The second thing he asked was to prayerfully decide whether to commit to membership. There was nothing about what to do if you were already a member.

In a spirit of awe and joy at all I heard and witnessed over the past fifteen months, I wrote a simple sentence, “I am already a member of Hillside. I recommit to following the statement of faith, mission, and values. Then I signed my name.

How wonderful it is that we can look back at the history of Hillside with joy and recognize the work that has already been done and continuing the best of traditions and vision while also looking and moving forward to do more.

Unlike sports, we aren’t keeping score. We aren’t after a national championship. We’re fishers of men, looking to the author and finisher of our faith. We aren’t striving to hang a banner announcing our success, but praying that in all we do, God is glorified and His Kingdom is enlarged.

Next time your church offers a membership class, whether you’re new or you’ve been a member for a while, go.

Be inspired by God. Marvel at what He has already done for you. Listen for what He wants to do next. Pray about what your next step should be.

Then do it.

Small

GO
I am working on developing grace this year. Living like a child of God, saved by grace, free from the chains and burdens of sin instead of living in fear of making mistakes.
Last week was my school’s first PLC (Professional Learning Community) of the year. I made several mistakes throughout last year and dreaded every single Friday. I was determined the new school year would be different. I prayed before I went to school, “Please, Lord, help me be part of this community. Let the words of my mouth and the meditations of my heart be acceptable in your sight, O Lord, my strength and my redeemer.” I prayed for each person on my team.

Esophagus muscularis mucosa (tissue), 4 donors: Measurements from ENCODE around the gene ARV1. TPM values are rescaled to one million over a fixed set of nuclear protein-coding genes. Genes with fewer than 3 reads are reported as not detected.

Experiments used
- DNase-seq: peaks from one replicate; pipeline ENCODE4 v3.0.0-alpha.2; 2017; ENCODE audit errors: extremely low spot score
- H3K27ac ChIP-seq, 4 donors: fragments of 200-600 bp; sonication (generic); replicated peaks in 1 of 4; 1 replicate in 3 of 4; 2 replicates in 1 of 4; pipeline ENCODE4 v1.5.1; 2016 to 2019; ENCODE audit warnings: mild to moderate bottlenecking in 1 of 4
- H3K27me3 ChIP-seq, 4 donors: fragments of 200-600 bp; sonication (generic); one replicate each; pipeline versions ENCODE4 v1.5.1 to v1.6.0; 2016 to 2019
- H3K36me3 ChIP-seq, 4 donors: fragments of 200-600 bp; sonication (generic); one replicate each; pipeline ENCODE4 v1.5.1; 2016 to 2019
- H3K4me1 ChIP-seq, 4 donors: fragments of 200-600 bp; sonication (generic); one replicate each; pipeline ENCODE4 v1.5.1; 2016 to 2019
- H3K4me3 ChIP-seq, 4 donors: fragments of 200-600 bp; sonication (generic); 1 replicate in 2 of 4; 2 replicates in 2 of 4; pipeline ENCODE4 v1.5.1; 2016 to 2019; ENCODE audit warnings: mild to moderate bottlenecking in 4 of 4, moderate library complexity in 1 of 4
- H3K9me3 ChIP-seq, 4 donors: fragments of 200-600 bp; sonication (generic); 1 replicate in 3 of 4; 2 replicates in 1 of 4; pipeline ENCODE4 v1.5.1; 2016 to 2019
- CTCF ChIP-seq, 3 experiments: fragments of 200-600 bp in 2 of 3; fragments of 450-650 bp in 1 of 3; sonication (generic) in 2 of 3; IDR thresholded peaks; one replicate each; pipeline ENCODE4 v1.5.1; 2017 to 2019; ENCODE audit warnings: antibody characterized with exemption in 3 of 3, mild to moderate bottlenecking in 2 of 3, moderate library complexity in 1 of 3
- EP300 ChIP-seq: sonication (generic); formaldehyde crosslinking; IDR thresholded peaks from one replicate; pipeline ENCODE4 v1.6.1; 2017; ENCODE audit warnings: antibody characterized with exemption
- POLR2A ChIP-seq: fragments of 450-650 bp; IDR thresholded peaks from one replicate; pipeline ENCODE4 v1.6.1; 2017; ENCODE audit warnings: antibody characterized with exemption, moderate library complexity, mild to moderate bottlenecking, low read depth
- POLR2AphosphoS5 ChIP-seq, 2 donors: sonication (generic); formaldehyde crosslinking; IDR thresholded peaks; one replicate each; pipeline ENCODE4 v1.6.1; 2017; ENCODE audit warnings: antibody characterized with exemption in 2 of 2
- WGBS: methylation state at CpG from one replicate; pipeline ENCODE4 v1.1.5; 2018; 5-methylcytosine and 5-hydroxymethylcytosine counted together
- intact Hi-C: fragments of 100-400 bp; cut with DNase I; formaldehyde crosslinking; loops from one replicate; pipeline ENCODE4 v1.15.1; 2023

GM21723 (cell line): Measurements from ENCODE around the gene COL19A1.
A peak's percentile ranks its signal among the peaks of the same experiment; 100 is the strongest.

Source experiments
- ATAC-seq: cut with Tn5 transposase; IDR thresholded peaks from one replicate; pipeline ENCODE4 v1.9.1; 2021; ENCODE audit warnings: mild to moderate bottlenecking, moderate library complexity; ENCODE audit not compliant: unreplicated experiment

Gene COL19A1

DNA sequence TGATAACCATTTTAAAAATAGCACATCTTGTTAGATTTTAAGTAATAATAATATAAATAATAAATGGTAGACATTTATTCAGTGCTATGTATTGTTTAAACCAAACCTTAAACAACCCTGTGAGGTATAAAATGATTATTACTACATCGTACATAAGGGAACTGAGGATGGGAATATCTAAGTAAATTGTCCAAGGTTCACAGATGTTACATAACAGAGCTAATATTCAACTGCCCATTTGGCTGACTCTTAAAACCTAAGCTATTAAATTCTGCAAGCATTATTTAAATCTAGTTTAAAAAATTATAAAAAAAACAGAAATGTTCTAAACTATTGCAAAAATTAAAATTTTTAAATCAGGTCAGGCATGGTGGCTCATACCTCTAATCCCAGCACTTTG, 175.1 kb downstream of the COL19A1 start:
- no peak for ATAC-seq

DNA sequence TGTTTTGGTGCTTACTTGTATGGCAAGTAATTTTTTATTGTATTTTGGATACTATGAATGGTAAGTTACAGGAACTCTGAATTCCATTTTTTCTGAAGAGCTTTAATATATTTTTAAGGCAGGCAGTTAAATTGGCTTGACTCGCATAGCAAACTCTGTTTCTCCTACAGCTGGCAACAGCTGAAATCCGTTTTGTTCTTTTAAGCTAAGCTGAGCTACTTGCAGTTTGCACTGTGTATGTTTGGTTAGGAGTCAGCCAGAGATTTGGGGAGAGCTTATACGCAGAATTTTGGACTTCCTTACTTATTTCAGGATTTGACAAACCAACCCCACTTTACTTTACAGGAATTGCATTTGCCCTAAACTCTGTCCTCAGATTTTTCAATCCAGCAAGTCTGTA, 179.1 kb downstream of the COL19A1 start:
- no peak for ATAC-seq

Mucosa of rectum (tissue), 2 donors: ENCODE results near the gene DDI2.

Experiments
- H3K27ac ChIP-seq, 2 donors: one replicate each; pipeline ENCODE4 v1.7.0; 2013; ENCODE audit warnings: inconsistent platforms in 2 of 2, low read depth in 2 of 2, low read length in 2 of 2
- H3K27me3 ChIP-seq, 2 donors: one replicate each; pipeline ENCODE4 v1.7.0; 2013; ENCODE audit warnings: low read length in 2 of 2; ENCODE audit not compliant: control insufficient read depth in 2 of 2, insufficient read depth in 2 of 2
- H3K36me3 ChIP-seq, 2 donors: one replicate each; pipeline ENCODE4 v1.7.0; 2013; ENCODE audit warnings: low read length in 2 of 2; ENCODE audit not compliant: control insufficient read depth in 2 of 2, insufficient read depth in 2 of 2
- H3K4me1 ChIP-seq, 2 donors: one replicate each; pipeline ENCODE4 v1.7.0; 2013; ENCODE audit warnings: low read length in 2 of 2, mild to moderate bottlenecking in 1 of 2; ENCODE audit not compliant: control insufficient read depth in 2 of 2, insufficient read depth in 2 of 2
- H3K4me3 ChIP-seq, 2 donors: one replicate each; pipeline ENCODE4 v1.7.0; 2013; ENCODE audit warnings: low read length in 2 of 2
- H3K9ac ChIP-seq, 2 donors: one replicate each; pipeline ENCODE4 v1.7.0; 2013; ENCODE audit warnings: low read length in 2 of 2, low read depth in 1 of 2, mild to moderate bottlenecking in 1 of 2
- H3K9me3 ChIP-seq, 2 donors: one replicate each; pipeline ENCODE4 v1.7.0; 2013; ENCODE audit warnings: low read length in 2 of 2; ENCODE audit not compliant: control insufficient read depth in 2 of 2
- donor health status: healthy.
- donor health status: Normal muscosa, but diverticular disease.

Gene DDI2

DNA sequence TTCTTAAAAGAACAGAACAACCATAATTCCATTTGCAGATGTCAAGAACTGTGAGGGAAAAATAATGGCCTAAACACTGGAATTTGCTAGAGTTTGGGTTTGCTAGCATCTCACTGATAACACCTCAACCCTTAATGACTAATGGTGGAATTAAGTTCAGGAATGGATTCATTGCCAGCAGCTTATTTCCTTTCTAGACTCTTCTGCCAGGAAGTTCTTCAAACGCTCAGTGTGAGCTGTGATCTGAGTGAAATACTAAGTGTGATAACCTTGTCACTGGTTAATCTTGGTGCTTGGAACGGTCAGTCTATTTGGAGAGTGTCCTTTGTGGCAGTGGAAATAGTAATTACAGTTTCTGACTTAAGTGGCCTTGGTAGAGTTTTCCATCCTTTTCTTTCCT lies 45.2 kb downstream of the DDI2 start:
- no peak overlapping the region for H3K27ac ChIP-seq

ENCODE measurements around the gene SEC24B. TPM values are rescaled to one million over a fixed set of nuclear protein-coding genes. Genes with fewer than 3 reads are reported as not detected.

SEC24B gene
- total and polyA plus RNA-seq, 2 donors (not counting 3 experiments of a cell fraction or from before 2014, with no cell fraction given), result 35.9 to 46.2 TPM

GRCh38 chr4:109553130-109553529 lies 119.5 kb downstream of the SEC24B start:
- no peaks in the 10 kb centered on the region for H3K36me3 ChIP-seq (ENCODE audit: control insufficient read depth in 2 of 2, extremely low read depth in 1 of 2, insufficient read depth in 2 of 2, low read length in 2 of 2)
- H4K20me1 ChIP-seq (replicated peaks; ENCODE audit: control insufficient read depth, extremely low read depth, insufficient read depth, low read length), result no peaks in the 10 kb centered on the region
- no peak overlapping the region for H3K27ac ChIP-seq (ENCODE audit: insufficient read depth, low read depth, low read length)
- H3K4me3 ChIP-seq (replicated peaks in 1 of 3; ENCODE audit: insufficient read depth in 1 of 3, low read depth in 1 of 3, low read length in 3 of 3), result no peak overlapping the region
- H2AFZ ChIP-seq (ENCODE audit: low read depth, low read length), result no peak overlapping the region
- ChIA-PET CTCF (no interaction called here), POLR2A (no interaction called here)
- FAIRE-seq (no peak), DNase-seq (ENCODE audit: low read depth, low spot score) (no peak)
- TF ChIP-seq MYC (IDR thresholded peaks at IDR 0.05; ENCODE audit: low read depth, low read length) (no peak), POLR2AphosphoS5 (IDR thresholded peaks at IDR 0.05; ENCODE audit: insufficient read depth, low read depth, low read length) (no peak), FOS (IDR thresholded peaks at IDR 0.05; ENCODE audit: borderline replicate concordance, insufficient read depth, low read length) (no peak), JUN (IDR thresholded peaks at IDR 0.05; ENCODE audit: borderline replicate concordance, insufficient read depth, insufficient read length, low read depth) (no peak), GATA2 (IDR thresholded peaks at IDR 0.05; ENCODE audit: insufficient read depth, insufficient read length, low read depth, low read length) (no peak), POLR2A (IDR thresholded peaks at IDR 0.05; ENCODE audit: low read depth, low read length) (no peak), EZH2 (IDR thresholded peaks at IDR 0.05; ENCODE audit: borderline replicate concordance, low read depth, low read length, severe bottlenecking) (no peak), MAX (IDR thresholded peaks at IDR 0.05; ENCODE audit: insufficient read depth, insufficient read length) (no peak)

Then I was fifteen minutes late to the meeting. The assistant principal called my classroom to ask why I wasn’t there.
Because, for some reason, I had the wrong time imprinted in my brain.
A year ago, this blunder would have had me hang my head in guilt and shame. I would have apologized when I sat down and then sent apology emails and then, maybe, bought apology flowers. And then hidden in my classroom, avoiding others, like a little kid who’s been grounded.
This year, I apologized to my team, sat down, and got to work. The end.
A small difference, but a big step forward.
The principal brought up that there were too many people not following the norms—think rules—about Friday PLCs. The leadership team was concerned and wanted some way to make us more accountable and respectful of the norms we had chosen together. After some discussion, it was decided we would get a jar and if someone broke a norm, they would put a quarter in the jar.
I keep a couple of mason jars in my classroom to use as vases when I have fresh flowers for my own room and to give random gifts to people. I got the jar, put a dollar in it, added a tag with a picture of Norm from Cheers saying he wanted a party and was accepting donations if you upset him and please contribute with a smile.
The principal loved it. She’ll introduce it at today’s PLC meeting.
I’ll be at the meeting on time, and I’ll be smiling, ready to contribute.
A small accomplishment, but a good beginning to a better year.